Now that I'm done with my negative thoughts here are my possive ones. Yes, it is possible for you to complete a lower using only a drill press and their guide plates but you'll have $225-250 dollars tied up in a poorly machined (no offense, I'm not an expert machinist by any stretch I'm just trying to be honest) lower which doesn't count your time and whatever bits/tools you'll need to buy that you may not already have. If you do complete the lower you'll have the satisfaction of doing it yourself, just like I did and you'll have a lower that the ATF doesn't need to know about as you mentioned in your earlier post. If you want to take on the project then have fun and I'll be happy to help.
     
  9. WoodysKJ

    WoodysKJ New Member

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    I will keep you all posted.
     
  10. mjkeat

    mjkeat New Member

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    I thought about it at one point. That was until I priced the tooling/jigs needed.
     
  11. Quentin

    Quentin New Member

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    Guess I should start playing with the 80% lower I have. Fortunately it has most of the pin holes done and is tapped for the receiver extension and pistol grip but needs the mag well and TCG well milled out to become a functioning lower. Other things to do include the buffer retainer hole, bolt hold open roll pin hole, pivot/takedown detent/selector spring & detent holes. Most of those holes don't have to be done to have a functioning lower, except for the selector detent hole.

    I have nothing but hand tools and a vise so guess I'll start on the magwell first. If I see that's not going anywhere it'll resume being a paperweight! :p
     
  12. NitroxAZ

    NitroxAZ New Member

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    I have contemplated this too and want to proceed but am still unsure. I will be watching your progress with great interest.
     
  13. WoodysKJ

    WoodysKJ New Member

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    Is anybody gonna answer or attempt to answer one of my first questions?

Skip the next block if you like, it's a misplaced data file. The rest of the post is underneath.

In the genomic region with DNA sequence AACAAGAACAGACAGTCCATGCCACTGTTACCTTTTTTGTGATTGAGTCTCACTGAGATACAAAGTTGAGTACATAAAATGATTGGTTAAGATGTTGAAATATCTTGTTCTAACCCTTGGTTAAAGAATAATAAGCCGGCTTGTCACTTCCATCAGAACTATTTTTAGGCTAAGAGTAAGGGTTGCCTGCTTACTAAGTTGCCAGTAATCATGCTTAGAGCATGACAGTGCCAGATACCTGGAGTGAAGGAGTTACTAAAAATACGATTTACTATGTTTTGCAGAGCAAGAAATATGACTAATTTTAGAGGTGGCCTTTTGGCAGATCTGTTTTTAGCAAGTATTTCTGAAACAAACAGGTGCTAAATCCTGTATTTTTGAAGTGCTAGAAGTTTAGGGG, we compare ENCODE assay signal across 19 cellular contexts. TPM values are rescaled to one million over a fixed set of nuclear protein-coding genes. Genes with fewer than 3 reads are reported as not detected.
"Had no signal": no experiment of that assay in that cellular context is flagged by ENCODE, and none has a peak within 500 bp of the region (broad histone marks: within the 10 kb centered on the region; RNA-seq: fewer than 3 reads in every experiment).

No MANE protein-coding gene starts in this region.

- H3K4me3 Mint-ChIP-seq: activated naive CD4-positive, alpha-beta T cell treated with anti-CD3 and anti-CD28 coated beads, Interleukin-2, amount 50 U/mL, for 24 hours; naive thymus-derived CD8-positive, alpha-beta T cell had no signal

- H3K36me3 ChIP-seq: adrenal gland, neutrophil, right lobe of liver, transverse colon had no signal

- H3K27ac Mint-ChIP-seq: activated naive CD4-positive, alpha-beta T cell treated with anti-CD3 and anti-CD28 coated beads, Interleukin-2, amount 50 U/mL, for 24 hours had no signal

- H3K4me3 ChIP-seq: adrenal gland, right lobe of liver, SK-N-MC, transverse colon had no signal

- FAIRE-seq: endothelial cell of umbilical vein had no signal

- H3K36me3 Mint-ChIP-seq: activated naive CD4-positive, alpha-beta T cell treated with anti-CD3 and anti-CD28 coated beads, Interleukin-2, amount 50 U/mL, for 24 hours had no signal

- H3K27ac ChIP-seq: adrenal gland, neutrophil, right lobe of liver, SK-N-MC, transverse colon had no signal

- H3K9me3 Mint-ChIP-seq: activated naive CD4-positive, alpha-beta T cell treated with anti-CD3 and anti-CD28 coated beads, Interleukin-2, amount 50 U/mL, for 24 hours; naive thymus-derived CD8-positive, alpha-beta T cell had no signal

Why Anodize?

    And

    Has Anybody done this, besides Spitz'z Raw Forging build?
     
  14. spittinfire

    spittinfire New Member Supporter

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    I was drinking coffee and realized I had not addressed this.

    The biggest reason to anodize is corrosion resistance. Aluminum doesn't rust but it will corrode which does funky things to the integrity of the material. It also gets scaly and makes a mess which is not good for the inside of a gun.
    Now, I haven't anodized mine yet (because I can't find a local engraver who will touch it with a 10ft pole) and it shows no signs of corrosion but keep in mind it's being stored in a climate controlled area and it got a wipe down with some oil just like steel to protect it.

    There are also different types of anodizing....hard, bright, etc....Hard anodizing is extremely tough and offers great protection and wear. If you are building a SHTF, zombie apocalypse gun I would highly recommend it.
    Bright gives you a glossy like finish and IMO would look ghey on a gun.
    Most guns get a "standard" type of anodizing which results in a matt type finish we are all used to seeing on ARs and such.

    Anodizing also doesn't add thickness to the material like most coatings and the process actually helps to smooth machining marks in the material. Bright anodizing REALLY smooths them out, it will make a .005" deep scratch disappear!!:eek: The others....not so much.